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Worker Gets Creative After Company Changes His Flight To One 12 Hours Earlier To Save £80, Costs Them Over £1,000 Instead
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Worker Gets Creative After Company Changes His Flight To One 12 Hours Earlier To Save £80, Costs Them Over £1,000 Instead

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In a recent post on r/MaliciousCompliance, Reddit user Warm_Tomato2126 shared a story from his time working in Africa.

The man had been flying to and from work on a 10-week in-country, 2-week at-home rotation for four years, however, someone at the head office decided to cut costs and changed his flight, saving the company about £80 (roughly $96).

The employee obliged but he also needed additional hotel and taxi bookings, which ended up costing the company way more than the ticket itself.

This employee had his work travel routine planned to the smallest detail but the company still thought they could improve it

Image credits: Gustavo Fring (not the actual photo)

And completely messed it up

Image credits: antheap (not the actual photo)

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Image credits: ArtHouse Studio (not the actual photo)

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Image credits: Nicola Barts (not the actual photo)

Image credits: Warm_Tomato2126

Now the company is paying the price

Corporate credit cards, business travel policies, and airline miles all incentivize employees to spend as much as possible on work trips. “If you’re a corporate traveler, to try to get the points, you spend as much as humanely possible. If you work for a company that allows you to fly business class, you’re taking the most expensive, most luxurious ticket that is not going to get you in trouble,” said Dan Ruch, the founder of Rocketrip, an organization that saves companies on business travel. “That doesn’t make you a bad person; that makes you human.”

Not only should employees be checking company travel policies for preferred hotels and airlines, but they should learn what fees and expenses are reimbursed by the company, otherwise they may end up paying for expenses they didn’t plan to cover.

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If the corporate office wants to save money, tickets probably shouldn’t be their top priority, as airfare typically makes up just 17-27% of a company’s travel budget. The priciest part is lodging, which sums up to around a third (34%).

Many seem to know this. A Hipmunk Survey on millennial travel found that 74% of millennials have stayed at a vacation rental (such as those available through Airbnb) on a business trip, an experience shared by just 38% of Generation X and 20% of boomers. The idea of staying in a vacation-type rental for work travel would have been completely foreign 10-15 years ago.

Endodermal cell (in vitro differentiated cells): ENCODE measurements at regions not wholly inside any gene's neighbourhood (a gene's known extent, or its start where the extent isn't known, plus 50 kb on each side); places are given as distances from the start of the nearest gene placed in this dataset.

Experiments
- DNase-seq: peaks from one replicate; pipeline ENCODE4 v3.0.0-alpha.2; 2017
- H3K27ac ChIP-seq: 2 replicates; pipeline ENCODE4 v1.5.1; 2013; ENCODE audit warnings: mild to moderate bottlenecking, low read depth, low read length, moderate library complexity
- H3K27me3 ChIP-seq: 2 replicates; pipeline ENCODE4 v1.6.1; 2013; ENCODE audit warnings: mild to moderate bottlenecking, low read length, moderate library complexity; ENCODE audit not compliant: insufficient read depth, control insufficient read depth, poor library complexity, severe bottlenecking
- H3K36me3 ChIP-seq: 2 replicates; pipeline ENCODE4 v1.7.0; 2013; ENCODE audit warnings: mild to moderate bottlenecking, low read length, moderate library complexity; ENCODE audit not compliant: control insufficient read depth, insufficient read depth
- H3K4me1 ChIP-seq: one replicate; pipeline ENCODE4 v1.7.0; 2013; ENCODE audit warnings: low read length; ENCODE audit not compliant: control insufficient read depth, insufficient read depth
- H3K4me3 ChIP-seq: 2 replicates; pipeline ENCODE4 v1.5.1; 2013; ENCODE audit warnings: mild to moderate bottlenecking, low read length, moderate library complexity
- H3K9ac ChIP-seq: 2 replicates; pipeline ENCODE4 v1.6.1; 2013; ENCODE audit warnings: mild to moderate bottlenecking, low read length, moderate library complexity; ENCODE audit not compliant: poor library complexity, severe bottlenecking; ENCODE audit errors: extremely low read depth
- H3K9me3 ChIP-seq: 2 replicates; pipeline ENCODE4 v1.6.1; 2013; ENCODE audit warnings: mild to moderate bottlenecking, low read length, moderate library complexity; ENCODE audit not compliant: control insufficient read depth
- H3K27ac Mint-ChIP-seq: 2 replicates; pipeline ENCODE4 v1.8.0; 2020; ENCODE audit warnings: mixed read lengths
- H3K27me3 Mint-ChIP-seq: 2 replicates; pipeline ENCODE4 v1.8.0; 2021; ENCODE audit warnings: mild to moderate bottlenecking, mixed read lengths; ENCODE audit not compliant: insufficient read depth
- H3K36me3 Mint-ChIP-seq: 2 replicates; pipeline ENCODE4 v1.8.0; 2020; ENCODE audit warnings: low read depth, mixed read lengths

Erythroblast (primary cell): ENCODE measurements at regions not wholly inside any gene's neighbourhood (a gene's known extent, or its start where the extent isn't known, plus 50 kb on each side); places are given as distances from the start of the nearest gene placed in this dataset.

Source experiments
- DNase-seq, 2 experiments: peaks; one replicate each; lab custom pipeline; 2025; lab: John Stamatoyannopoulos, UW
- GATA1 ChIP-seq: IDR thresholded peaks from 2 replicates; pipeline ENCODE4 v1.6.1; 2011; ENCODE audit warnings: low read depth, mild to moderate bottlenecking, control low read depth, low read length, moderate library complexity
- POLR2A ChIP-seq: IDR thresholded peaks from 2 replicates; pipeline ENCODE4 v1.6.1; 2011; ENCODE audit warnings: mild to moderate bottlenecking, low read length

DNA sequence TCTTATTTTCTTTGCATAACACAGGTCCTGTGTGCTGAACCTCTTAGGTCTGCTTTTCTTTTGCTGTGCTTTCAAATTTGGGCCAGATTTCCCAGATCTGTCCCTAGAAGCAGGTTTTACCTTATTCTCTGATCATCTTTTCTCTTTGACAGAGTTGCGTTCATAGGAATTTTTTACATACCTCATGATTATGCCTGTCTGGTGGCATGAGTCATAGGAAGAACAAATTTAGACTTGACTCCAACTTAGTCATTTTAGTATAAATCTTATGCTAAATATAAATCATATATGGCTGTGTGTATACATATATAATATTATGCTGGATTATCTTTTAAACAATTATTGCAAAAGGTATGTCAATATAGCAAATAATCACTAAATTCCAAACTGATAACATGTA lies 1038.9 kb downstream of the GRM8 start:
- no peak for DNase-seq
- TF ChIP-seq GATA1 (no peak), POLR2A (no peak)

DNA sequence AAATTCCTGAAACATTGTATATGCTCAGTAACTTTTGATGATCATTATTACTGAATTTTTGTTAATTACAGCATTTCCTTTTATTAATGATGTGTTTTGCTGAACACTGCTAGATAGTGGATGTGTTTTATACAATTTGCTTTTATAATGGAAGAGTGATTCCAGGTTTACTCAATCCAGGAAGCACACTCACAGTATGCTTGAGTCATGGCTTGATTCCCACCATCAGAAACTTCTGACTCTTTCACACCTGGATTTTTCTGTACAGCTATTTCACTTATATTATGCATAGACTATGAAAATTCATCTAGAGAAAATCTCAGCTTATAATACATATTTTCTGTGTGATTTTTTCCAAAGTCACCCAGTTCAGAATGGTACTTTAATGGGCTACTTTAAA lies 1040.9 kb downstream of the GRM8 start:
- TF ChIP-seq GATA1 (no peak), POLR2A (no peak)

But the sector should be seeing more money in the near future

However, business travel budgets are poised to rise in 2023 as companies benchmark against pre-pandemic levels of travel spending despite growing uncertainty over the economic outlook.

“If you’re looking at it from a purely financial perspective, I think what we continue to see is more and more corporates budgeting for growth in their travel,” CWT Chief Customer Officer Nick Vournakis said, citing strong demand for meetings and events.

“I haven’t seen anyone overly wary with regards to recession in how they are travel planning for 2023,” he added.

CWT and the Global Business Travel Association (GBTA) estimate airfares will rise by 8.5%, hotel rates by 8.2%, and ground transportation by 6.8% in 2023 as an industry hit by labor shortages and input cost increases rebounds from pandemic lows.

The original poster (OP) answered people’s questions in the comments

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And most of them liked the way he handled the situation

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But some didn’t find it amusing at all

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ngregory avatar
N Miller
Community Member
1 year ago DotsCreated by potrace 1.15, written by Peter Selinger 2001-2017

I'm a financial analyst, my job is literally to oversee *all* the company accounts so departments can't pull this c**p between themselves. If it's less than £500 it's not even a blip on the radar - as in, I don't need my manager's sign off, but you'd be amazed (or maybe not, given some of these tales) what other shenanigans people try to put past accounts.

jenjoyner avatar
Xenon
Community Member
1 year ago (edited) DotsCreated by potrace 1.15, written by Peter Selinger 2001-2017

I see a lot of these penny wise pound foolish posts, such as outsourcing whole Dept's to save money only to have to hire them back as contractors at three times the pay because the people they hired didn't have the requisite experience and tribal knowledge.